There's a direct line from classic country music to the bluegrass traditionalists, and Junior Sisk walks it better than anyone in the business. Call it high lonesome honky-tonk, a distillation of Bill Monroe's attitude into the heart of the legacy left behind by George Jones. Sisk and company are still a bluegrass band in practice as well as sound, with the standard drum-less banjo-fiddle-mando-bass lineup intact, and the pickers in Ramblers Choice are among the best in their respective fields. Jason Davis in particular is a notable presence here on banjo for songs such as "Our Darling's Gone," where the banjo propels the track forward.
The reason to pay attention here, however, is the voice of Sisk, IBMA Male Vocalist of the Year for 2013. Without the dulcet tones of Larry Sparks or the reedy authenticity of Del McCoury, Sisk nonetheless imparts personality and emotion into every song in ways that mirror the greats of country music such as Haggard or Jones.
Sisk is a great song picker, as well, and the set he's arranged here is among the band's best. The opening country flavor of "Honky Tonked To Death" sets up Ronnie Bowman's "Don't Think About It Too Long" as well as the other Bowman composition "A Cold, Empty, Bottle" - now that's a country song title.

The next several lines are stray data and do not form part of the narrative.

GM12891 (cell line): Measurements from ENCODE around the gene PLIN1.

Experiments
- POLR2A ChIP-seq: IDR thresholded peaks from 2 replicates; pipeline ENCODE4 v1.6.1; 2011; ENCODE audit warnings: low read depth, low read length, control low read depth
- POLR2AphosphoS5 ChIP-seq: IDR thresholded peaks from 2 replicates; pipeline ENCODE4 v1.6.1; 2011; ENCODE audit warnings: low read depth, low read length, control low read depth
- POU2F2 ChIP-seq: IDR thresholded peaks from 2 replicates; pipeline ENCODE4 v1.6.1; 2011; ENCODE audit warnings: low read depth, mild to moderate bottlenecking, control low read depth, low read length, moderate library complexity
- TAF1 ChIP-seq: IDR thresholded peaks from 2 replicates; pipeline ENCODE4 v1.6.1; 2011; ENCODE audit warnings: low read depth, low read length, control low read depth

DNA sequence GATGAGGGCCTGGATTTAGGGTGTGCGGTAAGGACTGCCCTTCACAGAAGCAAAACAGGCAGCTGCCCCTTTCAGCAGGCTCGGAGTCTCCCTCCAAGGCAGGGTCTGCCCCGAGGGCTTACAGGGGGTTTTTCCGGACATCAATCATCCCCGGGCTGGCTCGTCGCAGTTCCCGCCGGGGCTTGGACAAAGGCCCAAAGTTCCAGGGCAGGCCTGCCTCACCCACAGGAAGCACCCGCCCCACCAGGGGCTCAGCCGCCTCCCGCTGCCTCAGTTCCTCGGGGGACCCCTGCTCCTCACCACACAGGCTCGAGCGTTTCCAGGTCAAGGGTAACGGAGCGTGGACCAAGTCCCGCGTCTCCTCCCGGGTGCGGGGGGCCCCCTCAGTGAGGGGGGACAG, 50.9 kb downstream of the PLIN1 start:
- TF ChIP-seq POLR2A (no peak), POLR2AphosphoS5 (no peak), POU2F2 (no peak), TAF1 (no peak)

Dixie and Tom T. Hall are well known as prolific bluegrass songwriters now even though their roots are in country music; Sisk delivers an impassioned take on their "Walk Slow," an ode to self-confidence and being secure in the life you live. On the other side of the spectrum, the band has fun with the Monkees tune "What Am I Doing Hanging Round" even as a reading of the credits reveals the song was written by country-folk-rocker Michael Martin Murphey.
Even with all the country influences, Ramblers Choice is still a fine bluegrass band at its core, and nothing shows that better than the appropriately fall-like title and easy, loping tempo of "Frost on the Bluegrass." As long as there are bands such as Junior Sisk & Ramblers Choice, one suspects that frost won't be allowed to hang around for long before a hot solo or two melt it away.